A: We had three main achievements in 2017. We never said the door is closed for refugees. If someone was referred to us and we could not find a shelter in the city, we housed them here. We housed them in the best conditions, and they don’t sleep on the street and that has been an achievement. Secondly, even with the increase of applications of immigrants and refugees with the same few staff, through volunteers and law students and our own experience, we managed to respond to everyone that came to us. The third is that we are creating more awareness about different levels of government. For instance, for the first time the Provincial Government opened funding for refugee claimants which they did not do before, which we think was somewhat due to our advocacy and lobbying the City MPPs. We are also receiving resources from the City in order to keep the door open to receive refugees. Additionally, we also made people aware of the situation that was happening and how we as an organization is responding to this crisis.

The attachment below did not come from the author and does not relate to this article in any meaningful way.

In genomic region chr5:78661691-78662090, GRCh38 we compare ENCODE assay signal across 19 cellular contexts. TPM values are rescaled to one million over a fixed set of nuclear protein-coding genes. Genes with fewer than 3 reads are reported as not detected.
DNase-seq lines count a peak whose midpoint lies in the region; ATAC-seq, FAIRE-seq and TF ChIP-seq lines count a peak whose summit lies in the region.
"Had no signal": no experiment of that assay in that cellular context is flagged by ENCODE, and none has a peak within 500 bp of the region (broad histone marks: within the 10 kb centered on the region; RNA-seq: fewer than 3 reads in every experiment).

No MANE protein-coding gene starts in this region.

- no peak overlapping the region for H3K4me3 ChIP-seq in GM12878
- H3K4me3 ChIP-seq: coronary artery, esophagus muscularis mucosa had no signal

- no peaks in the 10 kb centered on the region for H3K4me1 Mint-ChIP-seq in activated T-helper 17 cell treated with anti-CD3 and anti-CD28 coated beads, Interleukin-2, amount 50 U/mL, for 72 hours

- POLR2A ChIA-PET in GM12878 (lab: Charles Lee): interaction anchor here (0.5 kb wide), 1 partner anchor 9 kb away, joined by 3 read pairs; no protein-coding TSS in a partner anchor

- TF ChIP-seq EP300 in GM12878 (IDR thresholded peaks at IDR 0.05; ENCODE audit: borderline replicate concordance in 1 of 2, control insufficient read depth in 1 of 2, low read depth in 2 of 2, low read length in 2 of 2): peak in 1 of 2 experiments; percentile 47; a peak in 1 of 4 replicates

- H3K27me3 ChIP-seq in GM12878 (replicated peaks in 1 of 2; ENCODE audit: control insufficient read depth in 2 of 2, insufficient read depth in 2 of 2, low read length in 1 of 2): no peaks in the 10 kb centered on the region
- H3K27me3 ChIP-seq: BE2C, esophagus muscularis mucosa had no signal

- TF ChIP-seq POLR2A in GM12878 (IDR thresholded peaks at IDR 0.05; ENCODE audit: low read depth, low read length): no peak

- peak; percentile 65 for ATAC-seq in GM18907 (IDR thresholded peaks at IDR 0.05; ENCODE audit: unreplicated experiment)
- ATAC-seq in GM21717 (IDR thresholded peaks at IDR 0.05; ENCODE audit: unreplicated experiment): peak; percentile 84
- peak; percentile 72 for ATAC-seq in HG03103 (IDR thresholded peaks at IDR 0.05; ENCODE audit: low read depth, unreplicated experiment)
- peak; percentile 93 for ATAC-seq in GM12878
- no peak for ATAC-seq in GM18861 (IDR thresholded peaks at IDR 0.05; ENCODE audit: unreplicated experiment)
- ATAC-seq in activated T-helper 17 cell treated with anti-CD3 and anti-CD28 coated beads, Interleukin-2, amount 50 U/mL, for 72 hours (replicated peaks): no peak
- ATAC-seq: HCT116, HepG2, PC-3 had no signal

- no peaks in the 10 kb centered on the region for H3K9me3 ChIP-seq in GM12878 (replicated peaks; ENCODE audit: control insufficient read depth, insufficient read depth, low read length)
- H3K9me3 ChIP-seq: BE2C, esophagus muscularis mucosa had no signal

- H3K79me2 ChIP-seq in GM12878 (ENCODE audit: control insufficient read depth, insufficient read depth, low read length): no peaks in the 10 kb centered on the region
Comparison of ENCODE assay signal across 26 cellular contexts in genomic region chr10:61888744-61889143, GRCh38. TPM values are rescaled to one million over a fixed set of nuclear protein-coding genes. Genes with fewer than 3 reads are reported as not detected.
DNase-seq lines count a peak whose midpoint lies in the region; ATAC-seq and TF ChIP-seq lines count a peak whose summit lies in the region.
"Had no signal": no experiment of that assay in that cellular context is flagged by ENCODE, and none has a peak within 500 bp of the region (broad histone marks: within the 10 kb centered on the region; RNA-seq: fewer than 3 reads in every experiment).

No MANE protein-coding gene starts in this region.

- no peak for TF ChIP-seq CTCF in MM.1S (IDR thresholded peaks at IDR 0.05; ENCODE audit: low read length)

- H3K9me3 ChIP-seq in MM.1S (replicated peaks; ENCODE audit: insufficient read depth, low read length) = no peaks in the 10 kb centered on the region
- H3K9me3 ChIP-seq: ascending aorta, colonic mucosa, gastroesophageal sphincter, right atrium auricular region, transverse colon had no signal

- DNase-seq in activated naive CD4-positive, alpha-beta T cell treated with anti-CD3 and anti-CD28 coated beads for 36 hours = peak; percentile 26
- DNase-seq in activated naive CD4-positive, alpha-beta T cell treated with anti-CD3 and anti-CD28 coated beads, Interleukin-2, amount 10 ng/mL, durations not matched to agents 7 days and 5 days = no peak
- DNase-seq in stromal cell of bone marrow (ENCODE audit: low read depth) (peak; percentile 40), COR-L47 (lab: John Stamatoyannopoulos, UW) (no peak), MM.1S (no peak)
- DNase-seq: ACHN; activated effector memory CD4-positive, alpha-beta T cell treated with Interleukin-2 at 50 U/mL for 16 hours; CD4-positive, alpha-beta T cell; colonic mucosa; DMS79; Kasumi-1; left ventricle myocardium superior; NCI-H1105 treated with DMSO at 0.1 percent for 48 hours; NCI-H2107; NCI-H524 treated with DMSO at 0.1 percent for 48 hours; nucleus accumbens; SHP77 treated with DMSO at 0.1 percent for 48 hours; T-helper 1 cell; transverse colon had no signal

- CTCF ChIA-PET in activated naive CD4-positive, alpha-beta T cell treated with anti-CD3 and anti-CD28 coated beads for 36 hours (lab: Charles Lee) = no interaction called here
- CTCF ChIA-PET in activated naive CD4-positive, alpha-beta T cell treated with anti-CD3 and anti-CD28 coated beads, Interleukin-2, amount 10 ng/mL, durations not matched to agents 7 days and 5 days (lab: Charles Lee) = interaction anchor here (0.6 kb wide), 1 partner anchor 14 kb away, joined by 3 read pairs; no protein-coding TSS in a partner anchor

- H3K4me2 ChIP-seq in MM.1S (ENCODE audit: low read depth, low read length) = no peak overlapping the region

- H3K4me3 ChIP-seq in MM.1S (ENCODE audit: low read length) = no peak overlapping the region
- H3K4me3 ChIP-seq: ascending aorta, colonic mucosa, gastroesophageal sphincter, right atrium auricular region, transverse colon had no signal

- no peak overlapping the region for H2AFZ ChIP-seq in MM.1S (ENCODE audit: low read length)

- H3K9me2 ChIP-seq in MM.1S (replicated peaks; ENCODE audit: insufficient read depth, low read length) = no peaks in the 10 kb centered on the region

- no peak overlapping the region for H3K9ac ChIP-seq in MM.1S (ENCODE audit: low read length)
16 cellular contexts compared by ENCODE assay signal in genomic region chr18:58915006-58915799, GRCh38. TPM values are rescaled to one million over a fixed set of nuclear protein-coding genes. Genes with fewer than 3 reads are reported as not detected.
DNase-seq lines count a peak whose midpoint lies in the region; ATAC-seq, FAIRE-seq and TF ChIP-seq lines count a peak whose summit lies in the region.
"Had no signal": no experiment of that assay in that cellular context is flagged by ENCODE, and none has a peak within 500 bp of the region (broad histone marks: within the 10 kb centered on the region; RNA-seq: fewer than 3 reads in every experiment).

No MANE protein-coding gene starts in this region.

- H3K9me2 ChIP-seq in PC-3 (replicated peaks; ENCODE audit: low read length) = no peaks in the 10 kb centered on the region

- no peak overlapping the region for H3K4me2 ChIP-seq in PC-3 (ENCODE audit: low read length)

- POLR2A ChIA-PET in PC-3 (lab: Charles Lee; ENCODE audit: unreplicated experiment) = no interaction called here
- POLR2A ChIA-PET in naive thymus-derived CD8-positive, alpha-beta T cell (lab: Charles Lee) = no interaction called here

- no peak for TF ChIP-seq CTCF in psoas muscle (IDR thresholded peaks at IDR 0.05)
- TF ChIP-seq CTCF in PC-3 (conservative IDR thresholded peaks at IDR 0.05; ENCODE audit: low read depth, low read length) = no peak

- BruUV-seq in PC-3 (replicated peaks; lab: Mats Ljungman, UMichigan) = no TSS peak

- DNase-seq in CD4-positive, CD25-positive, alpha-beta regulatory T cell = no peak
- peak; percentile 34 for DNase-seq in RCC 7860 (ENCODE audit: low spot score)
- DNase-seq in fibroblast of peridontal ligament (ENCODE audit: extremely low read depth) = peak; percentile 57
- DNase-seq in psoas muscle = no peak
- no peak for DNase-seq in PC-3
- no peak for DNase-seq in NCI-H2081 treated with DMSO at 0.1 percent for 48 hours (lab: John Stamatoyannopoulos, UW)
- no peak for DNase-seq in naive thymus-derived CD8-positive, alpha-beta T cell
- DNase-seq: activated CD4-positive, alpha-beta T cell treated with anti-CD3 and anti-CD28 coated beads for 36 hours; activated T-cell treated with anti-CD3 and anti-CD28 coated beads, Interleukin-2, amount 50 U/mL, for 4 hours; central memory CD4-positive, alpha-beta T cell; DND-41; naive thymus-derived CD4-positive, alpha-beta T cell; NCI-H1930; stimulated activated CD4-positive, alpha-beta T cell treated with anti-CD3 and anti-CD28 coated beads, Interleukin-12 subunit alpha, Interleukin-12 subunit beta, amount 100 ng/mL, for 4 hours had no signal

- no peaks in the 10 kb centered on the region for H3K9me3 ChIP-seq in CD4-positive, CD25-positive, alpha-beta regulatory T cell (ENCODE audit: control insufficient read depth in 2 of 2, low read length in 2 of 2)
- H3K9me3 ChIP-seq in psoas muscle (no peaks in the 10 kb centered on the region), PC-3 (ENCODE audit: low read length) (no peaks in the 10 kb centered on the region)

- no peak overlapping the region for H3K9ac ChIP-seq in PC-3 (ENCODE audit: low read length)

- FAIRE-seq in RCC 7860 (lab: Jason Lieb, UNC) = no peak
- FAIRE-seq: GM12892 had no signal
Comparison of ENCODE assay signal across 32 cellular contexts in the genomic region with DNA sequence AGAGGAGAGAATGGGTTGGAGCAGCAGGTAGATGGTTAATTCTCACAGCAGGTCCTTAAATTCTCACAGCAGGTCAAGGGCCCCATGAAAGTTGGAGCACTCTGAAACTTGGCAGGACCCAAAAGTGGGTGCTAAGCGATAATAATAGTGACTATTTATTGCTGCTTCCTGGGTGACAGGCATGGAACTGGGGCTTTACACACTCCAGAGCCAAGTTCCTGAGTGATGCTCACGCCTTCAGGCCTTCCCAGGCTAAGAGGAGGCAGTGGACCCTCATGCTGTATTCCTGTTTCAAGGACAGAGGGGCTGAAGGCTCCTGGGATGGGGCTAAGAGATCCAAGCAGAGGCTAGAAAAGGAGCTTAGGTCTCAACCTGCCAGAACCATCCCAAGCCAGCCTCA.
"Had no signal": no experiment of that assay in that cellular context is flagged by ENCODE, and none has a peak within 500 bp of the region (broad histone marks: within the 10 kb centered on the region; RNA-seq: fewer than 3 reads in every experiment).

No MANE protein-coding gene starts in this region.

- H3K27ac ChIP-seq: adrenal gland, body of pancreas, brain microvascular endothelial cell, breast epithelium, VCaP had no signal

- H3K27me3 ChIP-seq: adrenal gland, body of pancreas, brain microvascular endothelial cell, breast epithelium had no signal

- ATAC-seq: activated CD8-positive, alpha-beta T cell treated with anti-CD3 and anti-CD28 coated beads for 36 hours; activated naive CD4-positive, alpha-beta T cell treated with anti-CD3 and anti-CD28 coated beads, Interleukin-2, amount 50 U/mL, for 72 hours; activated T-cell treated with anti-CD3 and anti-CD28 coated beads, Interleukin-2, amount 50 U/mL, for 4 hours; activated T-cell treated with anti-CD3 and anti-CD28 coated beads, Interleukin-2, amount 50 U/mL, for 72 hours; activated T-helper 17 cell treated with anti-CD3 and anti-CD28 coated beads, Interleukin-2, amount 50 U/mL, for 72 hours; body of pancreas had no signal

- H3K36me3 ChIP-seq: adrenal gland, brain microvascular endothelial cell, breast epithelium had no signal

Q- Could you please tell me about your goal for 2018?
A: We have not one goal but many goals. One, to keep the level of operation that we are managing now. Two, to expand our work. Now we are working more and more with temporary workers, seasonal workers. We will work with survivors of trafficking with youth, women, care givers and all of those sectors. Another one is to try to improve the conditions of the houses for refugee women. We are going to request resources and try to renovate and keep the houses in good condition. The other goal is that people continue leaving the office with something in their hands.